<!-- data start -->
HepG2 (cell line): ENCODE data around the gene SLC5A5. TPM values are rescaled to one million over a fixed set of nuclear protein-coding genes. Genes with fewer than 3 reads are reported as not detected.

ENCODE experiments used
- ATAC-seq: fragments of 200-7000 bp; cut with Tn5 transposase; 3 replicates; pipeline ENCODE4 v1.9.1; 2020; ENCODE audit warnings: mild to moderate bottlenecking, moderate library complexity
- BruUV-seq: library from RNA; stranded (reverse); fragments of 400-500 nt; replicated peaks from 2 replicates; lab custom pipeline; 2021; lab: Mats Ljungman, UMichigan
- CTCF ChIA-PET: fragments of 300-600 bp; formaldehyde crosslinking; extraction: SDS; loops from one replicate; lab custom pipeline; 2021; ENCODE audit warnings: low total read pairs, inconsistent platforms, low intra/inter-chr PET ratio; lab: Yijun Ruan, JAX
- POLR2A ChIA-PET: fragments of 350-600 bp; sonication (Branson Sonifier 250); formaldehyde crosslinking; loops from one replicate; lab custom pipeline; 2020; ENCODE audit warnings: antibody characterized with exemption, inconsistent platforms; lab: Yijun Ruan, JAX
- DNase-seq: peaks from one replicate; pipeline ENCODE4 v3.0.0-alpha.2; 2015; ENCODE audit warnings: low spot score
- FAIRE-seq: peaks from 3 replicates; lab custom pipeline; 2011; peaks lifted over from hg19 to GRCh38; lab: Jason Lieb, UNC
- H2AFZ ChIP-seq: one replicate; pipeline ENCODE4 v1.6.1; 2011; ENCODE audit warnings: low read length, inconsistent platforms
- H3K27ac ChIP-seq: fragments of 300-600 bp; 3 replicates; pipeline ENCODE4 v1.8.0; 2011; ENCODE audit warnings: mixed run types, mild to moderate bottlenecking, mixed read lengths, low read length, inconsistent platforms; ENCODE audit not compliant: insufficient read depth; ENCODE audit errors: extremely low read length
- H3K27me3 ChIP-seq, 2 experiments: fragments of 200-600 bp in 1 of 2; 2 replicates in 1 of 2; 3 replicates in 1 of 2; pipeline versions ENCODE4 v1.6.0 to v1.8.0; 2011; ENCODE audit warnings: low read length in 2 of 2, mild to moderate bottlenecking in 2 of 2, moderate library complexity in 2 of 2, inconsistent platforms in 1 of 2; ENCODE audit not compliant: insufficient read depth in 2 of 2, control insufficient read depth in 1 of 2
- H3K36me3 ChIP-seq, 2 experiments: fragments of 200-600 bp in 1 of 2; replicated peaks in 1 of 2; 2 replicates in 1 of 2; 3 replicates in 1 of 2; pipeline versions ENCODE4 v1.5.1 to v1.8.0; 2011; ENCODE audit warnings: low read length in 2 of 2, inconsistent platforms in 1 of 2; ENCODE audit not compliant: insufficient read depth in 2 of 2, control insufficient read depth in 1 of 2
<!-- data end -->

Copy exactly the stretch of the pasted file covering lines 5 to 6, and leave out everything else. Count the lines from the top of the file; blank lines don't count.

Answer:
- CTCF ChIA-PET: fragments of 300-600 bp; formaldehyde crosslinking; extraction: SDS; loops from one replicate; lab custom pipeline; 2021; ENCODE audit warnings: low total read pairs, inconsistent platforms, low intra/inter-chr PET ratio; lab: Yijun Ruan, JAX
- POLR2A ChIA-PET: fragments of 350-600 bp; sonication (Branson Sonifier 250); formaldehyde crosslinking; loops from one replicate; lab custom pipeline; 2020; ENCODE audit warnings: antibody characterized with exemption, inconsistent platforms; lab: Yijun Ruan, JAX